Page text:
Rediscover The MOAH, Pride of the Antelope Valley

   The MOAH, located on Lancaster Boulevard, stands for the Museum of Art and History. It has been there for the past 30 years, and it was originally known as LMAG for the Lancaster Museum and Art Gallery but renamed in 2005 to the MOAH.  The MOAH was created for public outreach and the general exposure to different arts and history to expand the  artistic culture of our community.  

   One of the main objectives of the MOAH is to advocate public outreach and cultural expansion. This is achieved through the various exhibitions and interactive activities they host throughout the year. Many world-renowned and local artists are featured here.

   Exhibitions are implemented and replaced regularly. Currently, the exhibition, Made in America is being featured from August 13th to October 30th. Made in America features artwork that expresses what it means to the artist to live in contemporary American society. Afterwards, the exhibition, British Invasion, will be presented from November 19th to January 22.

   The Cedar, the MOAH’s extension across the street, also hosts its own exhibits. On display from October 2nd to January 7th is Chie Hitotsuyama’s To Hear Your Footsteps. Hitotsuyama’s beautifully crafted sculptures of animals, made out of newspaper and glue, are shown with the underlying message of awareness about human destruction of our environment, of the climate, and of animals’ habitat.

   Other forms of interactivity include the Young Artist Workshops and the Andrew Frieder Creative Space. The Young Artist Workshops invite anyone ages 17 and under to create artworks that correlate to the featured exhibitions. These are held on the 4th Thursday of every month.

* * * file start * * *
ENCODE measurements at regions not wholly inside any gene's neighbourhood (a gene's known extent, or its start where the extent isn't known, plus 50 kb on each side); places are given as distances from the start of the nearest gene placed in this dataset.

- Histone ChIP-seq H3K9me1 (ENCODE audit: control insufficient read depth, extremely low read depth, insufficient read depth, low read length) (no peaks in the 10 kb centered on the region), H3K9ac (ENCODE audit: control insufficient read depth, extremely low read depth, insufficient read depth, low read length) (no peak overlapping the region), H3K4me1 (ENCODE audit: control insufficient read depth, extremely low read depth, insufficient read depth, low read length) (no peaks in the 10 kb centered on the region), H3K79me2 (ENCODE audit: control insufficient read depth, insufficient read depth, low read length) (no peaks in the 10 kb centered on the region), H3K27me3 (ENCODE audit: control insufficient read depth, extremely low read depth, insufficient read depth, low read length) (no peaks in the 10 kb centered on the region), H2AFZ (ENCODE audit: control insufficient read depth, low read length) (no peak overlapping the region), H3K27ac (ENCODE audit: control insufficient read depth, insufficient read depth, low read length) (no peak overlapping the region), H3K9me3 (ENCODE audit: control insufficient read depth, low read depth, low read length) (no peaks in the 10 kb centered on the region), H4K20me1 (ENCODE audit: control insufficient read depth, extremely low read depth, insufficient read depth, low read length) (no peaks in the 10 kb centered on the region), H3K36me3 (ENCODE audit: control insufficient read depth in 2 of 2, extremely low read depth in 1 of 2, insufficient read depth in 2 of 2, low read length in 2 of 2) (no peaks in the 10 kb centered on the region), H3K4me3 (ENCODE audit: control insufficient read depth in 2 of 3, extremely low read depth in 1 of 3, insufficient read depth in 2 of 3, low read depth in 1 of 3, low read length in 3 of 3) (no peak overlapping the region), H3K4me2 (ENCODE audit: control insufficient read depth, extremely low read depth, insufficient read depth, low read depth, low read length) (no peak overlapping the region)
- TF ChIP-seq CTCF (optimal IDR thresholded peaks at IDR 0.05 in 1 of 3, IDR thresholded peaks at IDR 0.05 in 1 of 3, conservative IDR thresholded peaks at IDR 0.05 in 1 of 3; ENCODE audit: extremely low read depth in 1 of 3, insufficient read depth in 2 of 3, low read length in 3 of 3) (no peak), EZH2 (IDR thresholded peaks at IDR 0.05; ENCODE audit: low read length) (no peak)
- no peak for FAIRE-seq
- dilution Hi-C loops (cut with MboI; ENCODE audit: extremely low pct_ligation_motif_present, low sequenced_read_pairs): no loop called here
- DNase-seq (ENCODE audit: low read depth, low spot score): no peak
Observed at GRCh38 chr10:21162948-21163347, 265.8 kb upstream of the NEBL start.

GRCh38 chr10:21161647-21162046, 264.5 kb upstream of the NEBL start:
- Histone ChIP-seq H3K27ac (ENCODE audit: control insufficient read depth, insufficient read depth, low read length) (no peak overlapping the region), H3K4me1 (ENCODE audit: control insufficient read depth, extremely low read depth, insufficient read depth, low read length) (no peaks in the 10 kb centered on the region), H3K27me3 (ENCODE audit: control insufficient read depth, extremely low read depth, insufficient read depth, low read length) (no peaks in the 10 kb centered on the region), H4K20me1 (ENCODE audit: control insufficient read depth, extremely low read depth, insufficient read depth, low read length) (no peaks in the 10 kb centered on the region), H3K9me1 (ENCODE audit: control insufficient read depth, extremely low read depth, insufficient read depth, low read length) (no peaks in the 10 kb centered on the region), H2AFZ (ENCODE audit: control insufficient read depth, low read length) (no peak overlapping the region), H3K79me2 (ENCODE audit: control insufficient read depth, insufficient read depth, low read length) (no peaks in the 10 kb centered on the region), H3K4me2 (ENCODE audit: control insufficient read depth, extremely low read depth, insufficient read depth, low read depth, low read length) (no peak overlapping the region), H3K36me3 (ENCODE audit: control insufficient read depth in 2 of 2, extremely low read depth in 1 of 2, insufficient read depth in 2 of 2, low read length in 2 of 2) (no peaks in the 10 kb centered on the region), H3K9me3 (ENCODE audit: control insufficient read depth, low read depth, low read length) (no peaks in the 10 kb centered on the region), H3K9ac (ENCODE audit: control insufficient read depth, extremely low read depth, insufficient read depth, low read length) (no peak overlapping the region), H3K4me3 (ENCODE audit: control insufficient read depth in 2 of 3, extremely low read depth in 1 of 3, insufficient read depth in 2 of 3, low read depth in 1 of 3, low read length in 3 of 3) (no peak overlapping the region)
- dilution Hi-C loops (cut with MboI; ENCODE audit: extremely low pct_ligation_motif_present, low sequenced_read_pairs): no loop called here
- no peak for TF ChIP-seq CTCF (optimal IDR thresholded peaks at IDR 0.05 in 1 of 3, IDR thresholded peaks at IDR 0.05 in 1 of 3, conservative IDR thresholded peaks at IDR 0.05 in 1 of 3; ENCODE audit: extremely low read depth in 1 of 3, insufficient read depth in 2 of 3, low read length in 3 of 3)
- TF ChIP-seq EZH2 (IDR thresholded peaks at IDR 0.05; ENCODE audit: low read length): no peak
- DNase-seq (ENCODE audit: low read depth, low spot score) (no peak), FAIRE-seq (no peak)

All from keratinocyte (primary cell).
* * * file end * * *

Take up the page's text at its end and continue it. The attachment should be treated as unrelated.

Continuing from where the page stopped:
“One of the more popular events is the Young Artist’s Workshop, where we host workshops every month for any range of children from little kids all the way through high school,” says Lauren Lien, the recreational leader at the MOAH. “We essentially provide all of the materials and come up with a craft concept. You can create your own artwork here to get a first hand experience with the art, and take it home afterwards”.

   The Andrew Frieder Creative Space is also available for public recreational use at the MOAH Cedar. Lauren Lien explains, “One of the key features that we have at the MOAH Cedar is the Andrew Frieder Creative Space. It is open to the public for free while the MOAH Cedar is open from 2-8 PM, Thursday through Sunday. Andrew Frieder was a local artist, and he passed away in 2014, but he had amassed an entire collection of art supplies… When he passed away, he was really good friends with the museum, so he donated his entire collection of supplies to us. So we took that and integrated it as a public space so that the public can come in and use those supplies and create their own artwork for free.”

   The MOAH is open Tuesday through Sunday from 11AM to 6PM, and until 8PM on Thursdays. Community members highly encourage visitors to support the under appreciated museum. Assistant Jamila Clark at the MOAH Cedar could not help but express her disappointment of the lack of visitors. Please support their cause and help to spread the appreciation. Once you go, you will be sure to ask for MOAH.